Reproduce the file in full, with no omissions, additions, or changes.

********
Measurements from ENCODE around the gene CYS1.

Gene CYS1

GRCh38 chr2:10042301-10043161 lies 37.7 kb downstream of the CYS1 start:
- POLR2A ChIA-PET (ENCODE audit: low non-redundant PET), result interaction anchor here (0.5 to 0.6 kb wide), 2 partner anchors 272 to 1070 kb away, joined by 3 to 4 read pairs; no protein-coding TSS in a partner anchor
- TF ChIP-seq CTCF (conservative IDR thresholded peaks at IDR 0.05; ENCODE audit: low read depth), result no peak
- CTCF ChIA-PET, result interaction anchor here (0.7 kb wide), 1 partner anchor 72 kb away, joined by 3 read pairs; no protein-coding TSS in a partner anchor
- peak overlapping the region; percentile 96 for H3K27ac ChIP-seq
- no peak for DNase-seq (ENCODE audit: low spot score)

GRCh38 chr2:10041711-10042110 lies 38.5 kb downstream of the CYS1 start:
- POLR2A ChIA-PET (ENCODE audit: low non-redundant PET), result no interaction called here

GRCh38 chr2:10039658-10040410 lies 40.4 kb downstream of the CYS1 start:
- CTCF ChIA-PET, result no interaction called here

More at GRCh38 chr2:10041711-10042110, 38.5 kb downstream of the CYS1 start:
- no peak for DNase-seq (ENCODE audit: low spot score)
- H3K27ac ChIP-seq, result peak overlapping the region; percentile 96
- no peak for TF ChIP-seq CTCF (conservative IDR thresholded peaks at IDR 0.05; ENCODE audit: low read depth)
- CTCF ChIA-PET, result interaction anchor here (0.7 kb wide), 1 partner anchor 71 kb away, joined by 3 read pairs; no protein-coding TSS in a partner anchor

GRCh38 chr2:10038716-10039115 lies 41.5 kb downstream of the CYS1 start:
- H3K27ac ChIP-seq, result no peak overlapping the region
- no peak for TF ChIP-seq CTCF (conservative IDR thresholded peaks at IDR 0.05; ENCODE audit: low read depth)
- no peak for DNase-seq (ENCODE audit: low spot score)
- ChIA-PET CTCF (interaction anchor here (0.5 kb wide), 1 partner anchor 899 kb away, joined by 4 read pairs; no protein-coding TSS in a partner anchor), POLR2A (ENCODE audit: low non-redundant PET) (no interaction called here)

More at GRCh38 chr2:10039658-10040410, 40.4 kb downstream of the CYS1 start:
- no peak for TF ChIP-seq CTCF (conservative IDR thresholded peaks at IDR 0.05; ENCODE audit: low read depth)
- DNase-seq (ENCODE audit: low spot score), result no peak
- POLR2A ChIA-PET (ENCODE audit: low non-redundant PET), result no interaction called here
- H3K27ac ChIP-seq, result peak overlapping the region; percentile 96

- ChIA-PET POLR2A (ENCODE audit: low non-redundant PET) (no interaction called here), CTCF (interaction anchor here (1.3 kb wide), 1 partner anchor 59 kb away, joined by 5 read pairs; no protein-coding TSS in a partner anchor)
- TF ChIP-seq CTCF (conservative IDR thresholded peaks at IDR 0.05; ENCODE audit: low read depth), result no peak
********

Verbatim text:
Measurements from ENCODE around the gene CYS1.

Gene CYS1

GRCh38 chr2:10042301-10043161 lies 37.7 kb downstream of the CYS1 start:
- POLR2A ChIA-PET (ENCODE audit: low non-redundant PET), result interaction anchor here (0.5 to 0.6 kb wide), 2 partner anchors 272 to 1070 kb away, joined by 3 to 4 read pairs; no protein-coding TSS in a partner anchor
- TF ChIP-seq CTCF (conservative IDR thresholded peaks at IDR 0.05; ENCODE audit: low read depth), result no peak
- CTCF ChIA-PET, result interaction anchor here (0.7 kb wide), 1 partner anchor 72 kb away, joined by 3 read pairs; no protein-coding TSS in a partner anchor
- peak overlapping the region; percentile 96 for H3K27ac ChIP-seq
- no peak for DNase-seq (ENCODE audit: low spot score)

GRCh38 chr2:10041711-10042110 lies 38.5 kb downstream of the CYS1 start:
- POLR2A ChIA-PET (ENCODE audit: low non-redundant PET), result no interaction called here

GRCh38 chr2:10039658-10040410 lies 40.4 kb downstream of the CYS1 start:
- CTCF ChIA-PET, result no interaction called here

More at GRCh38 chr2:10041711-10042110, 38.5 kb downstream of the CYS1 start:
- no peak for DNase-seq (ENCODE audit: low spot score)
- H3K27ac ChIP-seq, result peak overlapping the region; percentile 96
- no peak for TF ChIP-seq CTCF (conservative IDR thresholded peaks at IDR 0.05; ENCODE audit: low read depth)
- CTCF ChIA-PET, result interaction anchor here (0.7 kb wide), 1 partner anchor 71 kb away, joined by 3 read pairs; no protein-coding TSS in a partner anchor

GRCh38 chr2:10038716-10039115 lies 41.5 kb downstream of the CYS1 start:
- H3K27ac ChIP-seq, result no peak overlapping the region
- no peak for TF ChIP-seq CTCF (conservative IDR thresholded peaks at IDR 0.05; ENCODE audit: low read depth)
- no peak for DNase-seq (ENCODE audit: low spot score)
- ChIA-PET CTCF (interaction anchor here (0.5 kb wide), 1 partner anchor 899 kb away, joined by 4 read pairs; no protein-coding TSS in a partner anchor), POLR2A (ENCODE audit: low non-redundant PET) (no interaction called here)

More at GRCh38 chr2:10039658-10040410, 40.4 kb downstream of the CYS1 start:
- no peak for TF ChIP-seq CTCF (conservative IDR thresholded peaks at IDR 0.05; ENCODE audit: low read depth)
- DNase-seq (ENCODE audit: low spot score), result no peak
- POLR2A ChIA-PET (ENCODE audit: low non-redundant PET), result no interaction called here
- H3K27ac ChIP-seq, result peak overlapping the region; percentile 96

- ChIA-PET POLR2A (ENCODE audit: low non-redundant PET) (no interaction called here), CTCF (interaction anchor here (1.3 kb wide), 1 partner anchor 59 kb away, joined by 5 read pairs; no protein-coding TSS in a partner anchor)
- TF ChIP-seq CTCF (conservative IDR thresholded peaks at IDR 0.05; ENCODE audit: low read depth), result no peak